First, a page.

Juliusz Chroboczek <firstname.lastname@example.org>...:
> It is expected that simple applications will only be able to accept
> precomposed forms
I'd have to ask Why?
> Complex applications are still expected to accept arbitrary combining
> characters; they just should avoid producing them whenever possible.
Why? That's about the opposite of what I'd argue. In my experience most of
the drudgery and complexity of display processing for Unicode is in dealing
with the multiple spellings; not with just decomposed or composed sequences.
I guess maybe I should just shut up because my argument is really about
something different than normalization itself, it's about architectures that
require applications to care about particular details of data normalization.
What really appears to be going on in the world of Unix is that generally in
these systems the "legacy" or existing methods of string & character
handling are being bolstered to deal with this new kind of data for which
they are an inappropriate level of API. Instead of architecting them to
remove the need for application programmers to worry about all this detail,
the detail is being exported to the programmer in the same way that it was
when the encodings were "simpler". I think it's the wrong way to go about
As I see it, systems that require "all" applications to mess around with the
low-level details of what is or is not stored as a combining sequence in
some string that's passing through some process is mis-architected from the
start. Only the lowest level of data-streaming and I/O of file formats
should be dealing with that.
GUI & UI systems that sit on top of Unix foundations appear in general to be
architected in ways that expose details, like composition/decomposition
normalization of the data, excruciating details of codesets and data formats,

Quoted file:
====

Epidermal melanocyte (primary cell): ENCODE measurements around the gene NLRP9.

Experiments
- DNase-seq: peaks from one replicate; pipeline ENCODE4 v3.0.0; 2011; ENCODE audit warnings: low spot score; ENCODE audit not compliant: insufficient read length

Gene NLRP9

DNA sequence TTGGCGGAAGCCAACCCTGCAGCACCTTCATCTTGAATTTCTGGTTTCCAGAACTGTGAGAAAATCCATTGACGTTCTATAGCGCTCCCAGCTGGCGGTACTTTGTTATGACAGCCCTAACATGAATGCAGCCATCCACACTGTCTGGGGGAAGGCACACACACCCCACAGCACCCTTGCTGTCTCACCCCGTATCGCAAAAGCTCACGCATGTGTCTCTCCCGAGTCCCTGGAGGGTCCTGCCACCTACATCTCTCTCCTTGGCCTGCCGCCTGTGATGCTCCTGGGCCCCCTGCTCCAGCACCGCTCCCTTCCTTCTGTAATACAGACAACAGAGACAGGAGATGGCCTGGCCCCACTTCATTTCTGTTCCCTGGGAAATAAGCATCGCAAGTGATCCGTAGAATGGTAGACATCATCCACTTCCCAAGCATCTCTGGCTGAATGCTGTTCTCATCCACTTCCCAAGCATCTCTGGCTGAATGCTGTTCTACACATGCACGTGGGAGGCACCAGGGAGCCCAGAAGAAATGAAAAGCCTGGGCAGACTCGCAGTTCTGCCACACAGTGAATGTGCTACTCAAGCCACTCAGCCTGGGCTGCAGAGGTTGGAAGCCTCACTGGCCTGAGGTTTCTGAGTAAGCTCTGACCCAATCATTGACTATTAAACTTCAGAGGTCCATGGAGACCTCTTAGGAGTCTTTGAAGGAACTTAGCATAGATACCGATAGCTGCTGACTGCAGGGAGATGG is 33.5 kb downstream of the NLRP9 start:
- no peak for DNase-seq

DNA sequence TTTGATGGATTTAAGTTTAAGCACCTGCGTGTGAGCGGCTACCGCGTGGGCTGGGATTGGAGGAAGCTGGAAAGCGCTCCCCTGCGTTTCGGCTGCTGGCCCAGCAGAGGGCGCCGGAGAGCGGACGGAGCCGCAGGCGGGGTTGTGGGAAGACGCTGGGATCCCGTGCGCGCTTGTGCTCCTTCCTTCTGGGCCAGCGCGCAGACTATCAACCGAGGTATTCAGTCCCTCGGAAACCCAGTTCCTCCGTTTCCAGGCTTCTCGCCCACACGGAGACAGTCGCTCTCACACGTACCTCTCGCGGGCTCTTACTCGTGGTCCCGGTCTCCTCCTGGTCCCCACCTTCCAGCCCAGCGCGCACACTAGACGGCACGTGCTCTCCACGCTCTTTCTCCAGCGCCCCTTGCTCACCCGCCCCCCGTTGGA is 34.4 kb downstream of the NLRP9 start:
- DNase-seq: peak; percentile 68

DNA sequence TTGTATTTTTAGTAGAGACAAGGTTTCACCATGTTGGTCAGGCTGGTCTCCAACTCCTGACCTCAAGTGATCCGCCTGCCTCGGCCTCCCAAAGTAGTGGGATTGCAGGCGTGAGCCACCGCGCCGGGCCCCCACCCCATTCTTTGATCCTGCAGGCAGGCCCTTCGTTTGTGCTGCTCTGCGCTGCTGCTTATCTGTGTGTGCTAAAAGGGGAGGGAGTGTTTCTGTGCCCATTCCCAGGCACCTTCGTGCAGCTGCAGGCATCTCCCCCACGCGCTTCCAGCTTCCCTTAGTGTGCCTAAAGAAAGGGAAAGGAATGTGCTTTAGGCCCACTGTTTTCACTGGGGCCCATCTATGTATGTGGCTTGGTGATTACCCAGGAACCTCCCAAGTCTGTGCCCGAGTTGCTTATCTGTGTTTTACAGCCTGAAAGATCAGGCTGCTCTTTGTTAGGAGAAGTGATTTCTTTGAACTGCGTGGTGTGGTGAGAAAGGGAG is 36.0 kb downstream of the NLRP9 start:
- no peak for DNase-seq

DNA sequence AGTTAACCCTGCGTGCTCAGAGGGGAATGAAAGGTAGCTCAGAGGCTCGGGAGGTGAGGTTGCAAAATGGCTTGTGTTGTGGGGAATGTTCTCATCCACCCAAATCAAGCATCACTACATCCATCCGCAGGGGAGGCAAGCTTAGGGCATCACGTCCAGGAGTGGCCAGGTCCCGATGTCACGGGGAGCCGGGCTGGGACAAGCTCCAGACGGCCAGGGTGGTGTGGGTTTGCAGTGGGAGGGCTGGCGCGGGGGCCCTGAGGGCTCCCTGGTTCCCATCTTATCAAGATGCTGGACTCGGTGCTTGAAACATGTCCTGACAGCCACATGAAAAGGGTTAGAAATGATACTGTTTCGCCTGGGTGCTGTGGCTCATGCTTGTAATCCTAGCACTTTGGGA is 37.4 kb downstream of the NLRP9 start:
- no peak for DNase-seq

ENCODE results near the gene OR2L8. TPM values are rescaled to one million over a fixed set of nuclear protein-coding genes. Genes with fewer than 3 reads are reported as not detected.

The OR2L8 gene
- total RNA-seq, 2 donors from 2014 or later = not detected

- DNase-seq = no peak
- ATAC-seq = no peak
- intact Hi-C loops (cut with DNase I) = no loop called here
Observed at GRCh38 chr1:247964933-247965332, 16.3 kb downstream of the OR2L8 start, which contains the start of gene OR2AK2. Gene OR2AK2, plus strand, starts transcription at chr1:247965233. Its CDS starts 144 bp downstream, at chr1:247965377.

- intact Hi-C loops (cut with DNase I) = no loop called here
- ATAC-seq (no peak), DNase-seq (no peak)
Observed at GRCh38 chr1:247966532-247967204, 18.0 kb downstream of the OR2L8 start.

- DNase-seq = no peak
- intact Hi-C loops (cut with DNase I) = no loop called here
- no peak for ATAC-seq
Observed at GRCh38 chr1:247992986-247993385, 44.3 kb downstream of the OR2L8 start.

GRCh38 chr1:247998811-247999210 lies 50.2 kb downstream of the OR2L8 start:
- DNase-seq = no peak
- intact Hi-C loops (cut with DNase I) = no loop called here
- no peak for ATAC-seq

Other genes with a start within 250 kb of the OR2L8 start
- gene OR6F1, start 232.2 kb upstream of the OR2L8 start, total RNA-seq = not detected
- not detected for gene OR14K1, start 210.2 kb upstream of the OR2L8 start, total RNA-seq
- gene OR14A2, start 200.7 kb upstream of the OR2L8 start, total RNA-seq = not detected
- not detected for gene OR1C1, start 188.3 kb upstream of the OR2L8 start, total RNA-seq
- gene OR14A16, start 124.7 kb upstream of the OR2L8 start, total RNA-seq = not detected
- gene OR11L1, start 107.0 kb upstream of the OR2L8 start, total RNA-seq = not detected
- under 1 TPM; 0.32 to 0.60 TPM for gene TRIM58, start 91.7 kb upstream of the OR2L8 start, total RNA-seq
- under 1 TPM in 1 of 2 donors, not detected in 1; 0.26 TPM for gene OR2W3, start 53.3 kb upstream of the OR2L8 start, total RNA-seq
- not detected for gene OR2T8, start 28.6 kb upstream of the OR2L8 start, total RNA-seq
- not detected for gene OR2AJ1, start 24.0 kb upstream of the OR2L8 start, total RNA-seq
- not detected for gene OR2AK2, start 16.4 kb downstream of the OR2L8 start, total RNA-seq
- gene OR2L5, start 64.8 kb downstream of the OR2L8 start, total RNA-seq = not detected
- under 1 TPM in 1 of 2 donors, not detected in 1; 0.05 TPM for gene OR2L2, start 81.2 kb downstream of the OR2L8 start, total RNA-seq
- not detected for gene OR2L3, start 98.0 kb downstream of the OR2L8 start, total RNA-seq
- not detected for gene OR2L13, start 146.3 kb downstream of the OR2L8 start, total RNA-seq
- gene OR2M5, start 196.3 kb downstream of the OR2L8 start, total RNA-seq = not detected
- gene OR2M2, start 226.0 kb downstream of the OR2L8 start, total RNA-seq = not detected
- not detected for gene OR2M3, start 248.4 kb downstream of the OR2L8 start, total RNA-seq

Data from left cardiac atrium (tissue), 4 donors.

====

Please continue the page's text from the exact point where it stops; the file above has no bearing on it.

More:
that should be of no concern to "applications" written on theose platforms
Unfortunately, the architects tend to get hung up on how to expose these
details by extensive APIs, and argue a lot about details that should be of
as little concern to "application programs" as assembly language is to Java
If one is going to re-write the set of typical Unix foundation-level tools,
I think there are better ways to write them and different kinds of API that
are more appropriate for better abstraction away from the minutiae of
character encodings and normalization. That would free the application
programmer from such details, instead of causing the application programmer
to be acutely concerned with such details.
So when I see something like this:
> One day, combining characters will surely be supported under Linux,
>> More formally, the preferred way of encoding text in Unicode under
>> Linux should be Normalization Form KC as defined in Unicode
>> Technical Report #15
It makes me cringe. <rant> This is saying that for everything written on
this entire OS -- all the UI, the tools, protocols, applications, etc. that
should be the "preferred" way of encoding simply because the display model is
broken and the architects have been going in the wrong direction for years
and wish to continue down that path because of the overwhelming weight of
their legacy code. </rant>
I think it's more appropriate to leave the specification of normalization
requirements up to particular protocols or functional groups, not "Unicode
under Linux" as a whole. In the long run, Linux would be much better off
going the opposite direction for most string & display handling. In my
Enough ranting for the day...
This archive was generated by hypermail 2.1.2 : Tue Jul 10 2001 - 17:20:51 EDT